However, the process through which damaged cells are renewed and macrophages are transformed in the body are still largely unknown. Regular exercise reduces the risk of chronic metabolic and cardiovascular diseases. Very interestingly, recent research data reveals that regular exercise training inhibits inflammation in the fat via both suppressing the bad macrophage infiltration and also helping and facilitating bad macrophage “transformation” into good, anti-inflammatory macrophages in obese state (3). Postulated mechanisms of how regular exercise exerts its anti-inflammatory effects via both a reduction in fat mass (with a subsequent decreased release of adipokines) and the induction of an anti-inflammatory environment have been elegantly reviewed in Nature Review Immunology recently (4).
Tai Chi and Qigong have been shown to be beneficial in the treatment of many chronic conditions, including type 2 diabetes (5, 6). It will be intriguing to examine the effects of Tai Chi and/or Qigong on these two different macrophage functions in obesity, diabetes or other chronic diseases, to uncover the secrets of the inner “Yin-Yang” system in our body modulated by Tai Chi and Qigong, the ancient pathway to health transformation and the process of healing.
(1) Hedley AA, Ogden CL, Johnson CL, Carroll MD, Curtin LR & Flegal KM: Prevalence of
overweight and obesity among US children, adolescents, and adults, 1999-2002. JAMA 291:
(2) Lumeng CN, Bodzin JL, Saltiel AR. Obesity induces a phenotypic switch in adipose tissue macrophage polarization. J Clin Invest 117(1):175-184, 2007
(3) Kawanishi N, Yano H, Yokogawa Y, Suzuki K. Exercise training inhibits inflammation in adipose tissue via both suppression of macrophage infiltration and acceleration of phenotypic switching from M1 to M2 macrophages in high-fat-diet-induced obese mice. Exerc Immunol Rev:16:105-18, 2010
(4) Michael Gleeson, Nicolette C. Bishop, David J. Stensel, Martin R. Lindley, Sarabjit S. Mastana & Myra A. Nimmo. The anti-inflammatory effects of exercise: mechanisms and implications for the prevention and treatment of disease. Nat Rev Immuno 11: 607, 2011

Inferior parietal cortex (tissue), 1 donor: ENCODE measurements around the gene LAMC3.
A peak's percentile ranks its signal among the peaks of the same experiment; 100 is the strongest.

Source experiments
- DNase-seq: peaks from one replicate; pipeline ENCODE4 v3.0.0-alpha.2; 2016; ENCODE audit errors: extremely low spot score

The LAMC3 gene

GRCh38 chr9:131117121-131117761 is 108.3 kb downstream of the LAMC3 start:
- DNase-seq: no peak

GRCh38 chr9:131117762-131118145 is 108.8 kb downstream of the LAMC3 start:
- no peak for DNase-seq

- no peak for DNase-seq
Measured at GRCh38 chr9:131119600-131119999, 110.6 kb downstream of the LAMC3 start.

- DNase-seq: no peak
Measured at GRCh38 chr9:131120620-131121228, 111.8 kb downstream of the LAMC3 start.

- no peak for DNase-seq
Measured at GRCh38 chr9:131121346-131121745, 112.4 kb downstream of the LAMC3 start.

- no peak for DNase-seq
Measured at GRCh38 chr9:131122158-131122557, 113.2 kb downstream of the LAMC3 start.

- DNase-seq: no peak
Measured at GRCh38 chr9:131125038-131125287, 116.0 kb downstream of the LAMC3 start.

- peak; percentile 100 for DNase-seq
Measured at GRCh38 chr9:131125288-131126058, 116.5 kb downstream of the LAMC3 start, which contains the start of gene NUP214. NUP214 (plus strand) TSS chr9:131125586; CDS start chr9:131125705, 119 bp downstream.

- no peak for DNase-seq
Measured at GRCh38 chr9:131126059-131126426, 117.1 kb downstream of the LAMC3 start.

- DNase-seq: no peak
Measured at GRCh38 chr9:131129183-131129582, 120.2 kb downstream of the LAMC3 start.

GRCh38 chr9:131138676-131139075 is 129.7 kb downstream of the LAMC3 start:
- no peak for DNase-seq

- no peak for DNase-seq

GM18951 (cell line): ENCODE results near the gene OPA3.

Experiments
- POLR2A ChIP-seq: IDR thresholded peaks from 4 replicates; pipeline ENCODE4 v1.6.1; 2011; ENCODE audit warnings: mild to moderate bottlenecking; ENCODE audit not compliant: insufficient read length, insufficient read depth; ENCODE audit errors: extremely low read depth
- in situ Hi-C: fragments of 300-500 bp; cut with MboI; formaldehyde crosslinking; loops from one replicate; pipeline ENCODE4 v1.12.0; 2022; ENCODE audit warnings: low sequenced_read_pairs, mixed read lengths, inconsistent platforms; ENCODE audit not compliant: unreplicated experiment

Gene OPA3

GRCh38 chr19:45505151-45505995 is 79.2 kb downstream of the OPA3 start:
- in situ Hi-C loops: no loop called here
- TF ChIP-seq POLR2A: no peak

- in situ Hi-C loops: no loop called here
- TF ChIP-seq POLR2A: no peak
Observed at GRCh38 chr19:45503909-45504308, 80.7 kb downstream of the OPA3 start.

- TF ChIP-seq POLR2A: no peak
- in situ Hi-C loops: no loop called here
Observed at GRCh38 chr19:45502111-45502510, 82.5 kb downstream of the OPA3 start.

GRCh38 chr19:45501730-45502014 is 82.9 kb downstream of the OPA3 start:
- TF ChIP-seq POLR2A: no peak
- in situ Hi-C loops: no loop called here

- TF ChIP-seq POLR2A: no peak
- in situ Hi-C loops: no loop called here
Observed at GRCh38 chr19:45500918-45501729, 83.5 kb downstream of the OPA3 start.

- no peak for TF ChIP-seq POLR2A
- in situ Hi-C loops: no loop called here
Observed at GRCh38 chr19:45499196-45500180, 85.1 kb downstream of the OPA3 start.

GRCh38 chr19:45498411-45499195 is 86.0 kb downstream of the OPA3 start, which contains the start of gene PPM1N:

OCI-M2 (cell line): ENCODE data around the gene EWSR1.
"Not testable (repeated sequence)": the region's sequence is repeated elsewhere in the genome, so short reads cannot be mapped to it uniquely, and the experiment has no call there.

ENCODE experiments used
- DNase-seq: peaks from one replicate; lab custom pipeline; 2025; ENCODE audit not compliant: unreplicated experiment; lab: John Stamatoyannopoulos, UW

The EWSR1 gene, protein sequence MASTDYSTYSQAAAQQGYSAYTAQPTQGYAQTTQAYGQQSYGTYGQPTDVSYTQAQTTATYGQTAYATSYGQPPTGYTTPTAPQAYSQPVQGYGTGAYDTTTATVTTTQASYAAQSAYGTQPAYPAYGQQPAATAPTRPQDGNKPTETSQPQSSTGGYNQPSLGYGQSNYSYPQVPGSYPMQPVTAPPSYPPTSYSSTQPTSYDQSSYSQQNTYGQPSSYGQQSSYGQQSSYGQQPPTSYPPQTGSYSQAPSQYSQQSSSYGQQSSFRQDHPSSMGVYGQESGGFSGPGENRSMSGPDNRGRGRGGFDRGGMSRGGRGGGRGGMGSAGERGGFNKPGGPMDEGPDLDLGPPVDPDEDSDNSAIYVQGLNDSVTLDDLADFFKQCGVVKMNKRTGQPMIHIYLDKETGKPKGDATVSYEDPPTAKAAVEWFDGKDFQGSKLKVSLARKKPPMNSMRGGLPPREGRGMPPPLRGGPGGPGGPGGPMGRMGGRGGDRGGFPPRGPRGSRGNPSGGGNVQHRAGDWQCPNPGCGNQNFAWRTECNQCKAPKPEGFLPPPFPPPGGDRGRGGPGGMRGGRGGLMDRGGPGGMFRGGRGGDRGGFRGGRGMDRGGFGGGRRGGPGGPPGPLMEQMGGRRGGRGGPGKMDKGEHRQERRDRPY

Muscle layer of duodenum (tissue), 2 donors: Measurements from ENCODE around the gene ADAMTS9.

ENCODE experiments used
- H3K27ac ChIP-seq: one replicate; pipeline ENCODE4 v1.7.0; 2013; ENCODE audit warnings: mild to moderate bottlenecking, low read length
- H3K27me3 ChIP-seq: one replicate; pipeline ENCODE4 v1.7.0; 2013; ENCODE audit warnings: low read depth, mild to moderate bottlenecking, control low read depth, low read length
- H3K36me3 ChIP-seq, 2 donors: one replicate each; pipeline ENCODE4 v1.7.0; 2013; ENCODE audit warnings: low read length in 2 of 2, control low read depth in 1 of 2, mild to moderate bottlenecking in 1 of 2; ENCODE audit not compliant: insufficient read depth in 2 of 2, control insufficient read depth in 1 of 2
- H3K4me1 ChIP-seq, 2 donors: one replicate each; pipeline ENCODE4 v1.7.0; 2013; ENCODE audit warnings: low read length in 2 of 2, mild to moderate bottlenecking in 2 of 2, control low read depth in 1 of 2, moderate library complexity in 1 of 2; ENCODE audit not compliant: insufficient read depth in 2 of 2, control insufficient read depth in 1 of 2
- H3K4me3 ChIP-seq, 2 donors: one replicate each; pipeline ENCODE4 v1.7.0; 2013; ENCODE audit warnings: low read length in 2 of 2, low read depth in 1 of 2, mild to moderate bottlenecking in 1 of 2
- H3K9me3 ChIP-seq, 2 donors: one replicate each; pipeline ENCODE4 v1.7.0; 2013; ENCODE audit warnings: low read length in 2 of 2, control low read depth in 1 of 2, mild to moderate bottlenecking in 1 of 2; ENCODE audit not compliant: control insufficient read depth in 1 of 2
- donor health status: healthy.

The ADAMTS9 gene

(5) Yeh SH, Chuang H, Lin LW, Hsiao CY, Wang PW, Liu RT, Yang KD. Regular Tai Chi Chuan exercise improves T cell helper function of patients with type 2 diabetes mellitus with an increase in T-bet transcription factor and IL-12 production. Br J Sports Med 43(11):845-850, 2009
(6) Chen KW, Liu T, Zhang H, Lin Z. An analytical review of the Chinese literature on Qigong therapy for diabetes mellitus. Am J Chin Med 37(3):439-547, 2009[Li-Jun Ma, M.D. was a nephrologist in China before coming to America in 1995. Dr. Ma is a Research Associate Professor in the Department of Pathology, Microbiology and Immunology at Vanderbilt University Medical Center. Dr. Ma’s researches are focused on studying the profibrotic and proinflammatory mechanisms of renal fibrosis and kidney complications caused by diabetes and obesity. In 1971, Li-Jun Ma started studying Tai Chi Chuan at the age of seven with Master XiFang Chen (who was from Chen village) in Luohe, Henan province of China. In 1999, Dr. Ma won one gold medal and one silver medal for his competition performance of 24-form Tai Chi Chuan and 32-form Tai Chi Sword in Chicago Wushu Tournament. Since 1999, Dr. Ma has been actively teaching and promoting Tai Chi in the Nashville area (including The Nashville Chinese School, YMCA, MTSU, and at Fannie Mae Dees Park). From 2009 to present, due to his medical background and extensive Tai Chi experience, he is selected as an instructor for teaching “Therapeutic Tai Chi” classes at Vanderbilt Center for Integrative Health (VCIH). The overall goals of the Tai Chi classes Dr. Ma is teaching at VCIH are these: (1) Teach people to learn this ancient Chinese approach to achieve mind and body relaxation and to reduce stress. (2) Instruct patients who have chronic medical conditions how to use Tai Chi and Qigong, mind-body exercise tools of complementary and alternative medicine, to facilitate the healing process of their chronic illnesses and diseases. The class schedule can be found in the website of VCIH at Vanderbilt (http://www.vanderbilthealth.com/integrativehealth/).]